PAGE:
C# – Performance surprise with “as” and nullable types

c++clrnullableperformanceunboxing

I'm just revising chapter 4 of C# in Depth which deals with nullable types, and I'm adding a section about using the "as" operator, which allows you to write:

object o = ...;
int? x = o as int?;
if (x.HasValue)
{
    ... // Use x.Value in here
}

I thought this was really neat, and that it could improve performance over the C# 1 equivalent, using "is" followed by a cast – after all, this way we only need to ask for dynamic type checking once, and then a simple value check.

This appears not to be the case, however. I've included a sample test app below, which basically sums all the integers within an object array – but the array contains a lot of null references and string references as well as boxed integers. The benchmark measures the code you'd have to use in C# 1, the code using the "as" operator, and just for kicks a LINQ solution. To my astonishment, the C# 1 code is 20 times faster in this case – and even the LINQ code (which I'd have expected to be slower, given the iterators involved) beats the "as" code.

Is the .NET implementation of isinst for nullable types just really slow? Is it the additional unbox.any that causes the problem? Is there another explanation for this? At the moment it feels like I'm going to have to include a warning against using this in performance sensitive situations…

Results:

Cast: 10000000 : 121
As: 10000000 : 2211
LINQ: 10000000 : 2143

Code:

using System;
using System.Diagnostics;
using System.Linq;

class Test
{
    const int Size = 30000000;

    static void Main()
    {
        object[] values = new object[Size];
        for (int i = 0; i < Size - 2; i += 3)
        {
            values[i] = null;
            values[i+1] = "";
            values[i+2] = 1;
        }

        FindSumWithCast(values);
        FindSumWithAs(values);
        FindSumWithLinq(values);
    }

    static void FindSumWithCast(object[] values)
    {
        Stopwatch sw = Stopwatch.StartNew();
        int sum = 0;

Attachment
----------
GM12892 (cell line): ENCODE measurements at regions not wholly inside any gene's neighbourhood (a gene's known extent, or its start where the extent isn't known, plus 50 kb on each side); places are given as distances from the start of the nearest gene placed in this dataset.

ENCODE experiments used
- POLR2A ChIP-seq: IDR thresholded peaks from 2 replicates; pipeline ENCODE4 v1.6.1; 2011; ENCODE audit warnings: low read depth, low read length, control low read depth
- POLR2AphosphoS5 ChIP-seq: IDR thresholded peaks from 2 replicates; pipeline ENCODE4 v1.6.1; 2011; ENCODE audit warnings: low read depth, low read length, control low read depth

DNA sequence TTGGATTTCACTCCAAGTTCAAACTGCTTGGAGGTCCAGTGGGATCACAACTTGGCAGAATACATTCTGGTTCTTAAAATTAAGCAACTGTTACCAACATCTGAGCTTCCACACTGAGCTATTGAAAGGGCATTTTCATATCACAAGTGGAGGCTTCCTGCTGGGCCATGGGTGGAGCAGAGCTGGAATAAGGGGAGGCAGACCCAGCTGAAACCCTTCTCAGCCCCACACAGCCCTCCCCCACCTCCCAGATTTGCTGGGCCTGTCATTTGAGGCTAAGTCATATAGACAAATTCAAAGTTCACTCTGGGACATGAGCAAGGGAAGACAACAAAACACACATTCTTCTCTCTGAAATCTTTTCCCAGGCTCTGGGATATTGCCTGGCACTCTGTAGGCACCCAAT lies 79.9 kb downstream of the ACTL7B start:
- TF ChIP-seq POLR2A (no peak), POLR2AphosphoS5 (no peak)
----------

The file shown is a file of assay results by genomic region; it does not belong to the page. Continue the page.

foreach (object o in values)
        {
            if (o is int)
            {
                int x = (int) o;
                sum += x;
            }
        }
        sw.Stop();
        Console.WriteLine("Cast: {0} : {1}", sum, 
                          (long) sw.ElapsedMilliseconds);
    }

    static void FindSumWithAs(object[] values)
    {
        Stopwatch sw = Stopwatch.StartNew();
        int sum = 0;
        foreach (object o in values)
        {
            int? x = o as int?;
            if (x.HasValue)
            {
                sum += x.Value;
            }
        }
        sw.Stop();
        Console.WriteLine("As: {0} : {1}", sum, 
                          (long) sw.ElapsedMilliseconds);
    }

    static void FindSumWithLinq(object[] values)
    {
        Stopwatch sw = Stopwatch.StartNew();
        int sum = values.OfType<int>().Sum();
        sw.Stop();
        Console.WriteLine("LINQ: {0} : {1}", sum, 
                          (long) sw.ElapsedMilliseconds);
    }
}

Best Solution

Clearly the machine code the JIT compiler can generate for the first case is much more efficient. One rule that really helps there is that an object can only be unboxed to a variable that has the same type as the boxed value. That allows the JIT compiler to generate very efficient code, no value conversions have to be considered.

The is operator test is easy, just check if the object isn't null and is of the expected type, takes but a few machine code instructions. The cast is also easy, the JIT compiler knows the location of the value bits in the object and uses them directly. No copying or conversion occurs, all machine code is inline and takes but about a dozen instructions. This needed to be really efficient back in .NET 1.0 when boxing was common.

Casting to int? takes a lot more work. The value representation of the boxed integer is not compatible with the memory layout of Nullable<int>. A conversion is required and the code is tricky due to possible boxed enum types. The JIT compiler generates a call to a CLR helper function named JIT_Unbox_Nullable to get the job done. This is a general purpose function for any value type, lots of code there to check types. And the value is copied. Hard to estimate the cost since this code is locked up inside mscorwks.dll, but hundreds of machine code instructions is likely.

The Linq OfType() extension method also uses the is operator and the cast. This is however a cast to a generic type. The JIT compiler generates a call to a helper function, JIT_Unbox() that can perform a cast to an arbitrary value type. I don't have a great explanation why it is as slow as the cast to Nullable<int>, given that less work ought to be necessary. I suspect that ngen.exe might cause trouble here.